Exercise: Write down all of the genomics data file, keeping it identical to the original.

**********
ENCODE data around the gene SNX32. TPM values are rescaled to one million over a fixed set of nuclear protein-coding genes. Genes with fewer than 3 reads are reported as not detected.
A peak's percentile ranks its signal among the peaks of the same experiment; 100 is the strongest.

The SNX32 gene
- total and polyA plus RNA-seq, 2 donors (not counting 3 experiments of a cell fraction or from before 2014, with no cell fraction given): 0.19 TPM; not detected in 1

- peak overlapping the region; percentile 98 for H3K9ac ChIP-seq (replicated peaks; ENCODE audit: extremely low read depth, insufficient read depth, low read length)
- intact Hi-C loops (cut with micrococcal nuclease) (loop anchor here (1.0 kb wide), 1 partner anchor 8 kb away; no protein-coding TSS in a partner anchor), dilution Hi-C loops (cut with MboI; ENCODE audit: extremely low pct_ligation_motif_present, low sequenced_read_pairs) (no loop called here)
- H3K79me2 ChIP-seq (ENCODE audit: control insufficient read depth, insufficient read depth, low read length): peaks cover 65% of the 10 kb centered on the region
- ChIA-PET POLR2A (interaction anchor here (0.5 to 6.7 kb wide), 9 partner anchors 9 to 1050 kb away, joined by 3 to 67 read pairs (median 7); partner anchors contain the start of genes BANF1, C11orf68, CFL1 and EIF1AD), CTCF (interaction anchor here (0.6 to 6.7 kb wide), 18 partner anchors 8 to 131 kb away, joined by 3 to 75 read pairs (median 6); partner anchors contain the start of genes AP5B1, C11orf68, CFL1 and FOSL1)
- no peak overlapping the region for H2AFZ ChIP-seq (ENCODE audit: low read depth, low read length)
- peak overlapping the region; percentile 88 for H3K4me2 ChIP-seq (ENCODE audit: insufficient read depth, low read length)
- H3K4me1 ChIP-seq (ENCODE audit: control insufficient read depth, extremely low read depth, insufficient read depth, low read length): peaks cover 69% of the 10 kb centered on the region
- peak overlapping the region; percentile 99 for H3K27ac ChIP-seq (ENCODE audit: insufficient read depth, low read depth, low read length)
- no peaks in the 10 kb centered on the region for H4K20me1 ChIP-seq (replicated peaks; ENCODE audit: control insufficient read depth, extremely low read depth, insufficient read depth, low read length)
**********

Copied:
ENCODE data around the gene SNX32. TPM values are rescaled to one million over a fixed set of nuclear protein-coding genes. Genes with fewer than 3 reads are reported as not detected.
A peak's percentile ranks its signal among the peaks of the same experiment; 100 is the strongest.

The SNX32 gene
- total and polyA plus RNA-seq, 2 donors (not counting 3 experiments of a cell fraction or from before 2014, with no cell fraction given): 0.19 TPM; not detected in 1

- peak overlapping the region; percentile 98 for H3K9ac ChIP-seq (replicated peaks; ENCODE audit: extremely low read depth, insufficient read depth, low read length)
- intact Hi-C loops (cut with micrococcal nuclease) (loop anchor here (1.0 kb wide), 1 partner anchor 8 kb away; no protein-coding TSS in a partner anchor), dilution Hi-C loops (cut with MboI; ENCODE audit: extremely low pct_ligation_motif_present, low sequenced_read_pairs) (no loop called here)
- H3K79me2 ChIP-seq (ENCODE audit: control insufficient read depth, insufficient read depth, low read length): peaks cover 65% of the 10 kb centered on the region
- ChIA-PET POLR2A (interaction anchor here (0.5 to 6.7 kb wide), 9 partner anchors 9 to 1050 kb away, joined by 3 to 67 read pairs (median 7); partner anchors contain the start of genes BANF1, C11orf68, CFL1 and EIF1AD), CTCF (interaction anchor here (0.6 to 6.7 kb wide), 18 partner anchors 8 to 131 kb away, joined by 3 to 75 read pairs (median 6); partner anchors contain the start of genes AP5B1, C11orf68, CFL1 and FOSL1)
- no peak overlapping the region for H2AFZ ChIP-seq (ENCODE audit: low read depth, low read length)
- peak overlapping the region; percentile 88 for H3K4me2 ChIP-seq (ENCODE audit: insufficient read depth, low read length)
- H3K4me1 ChIP-seq (ENCODE audit: control insufficient read depth, extremely low read depth, insufficient read depth, low read length): peaks cover 69% of the 10 kb centered on the region
- peak overlapping the region; percentile 99 for H3K27ac ChIP-seq (ENCODE audit: insufficient read depth, low read depth, low read length)
- no peaks in the 10 kb centered on the region for H4K20me1 ChIP-seq (replicated peaks; ENCODE audit: control insufficient read depth, extremely low read depth, insufficient read depth, low read length)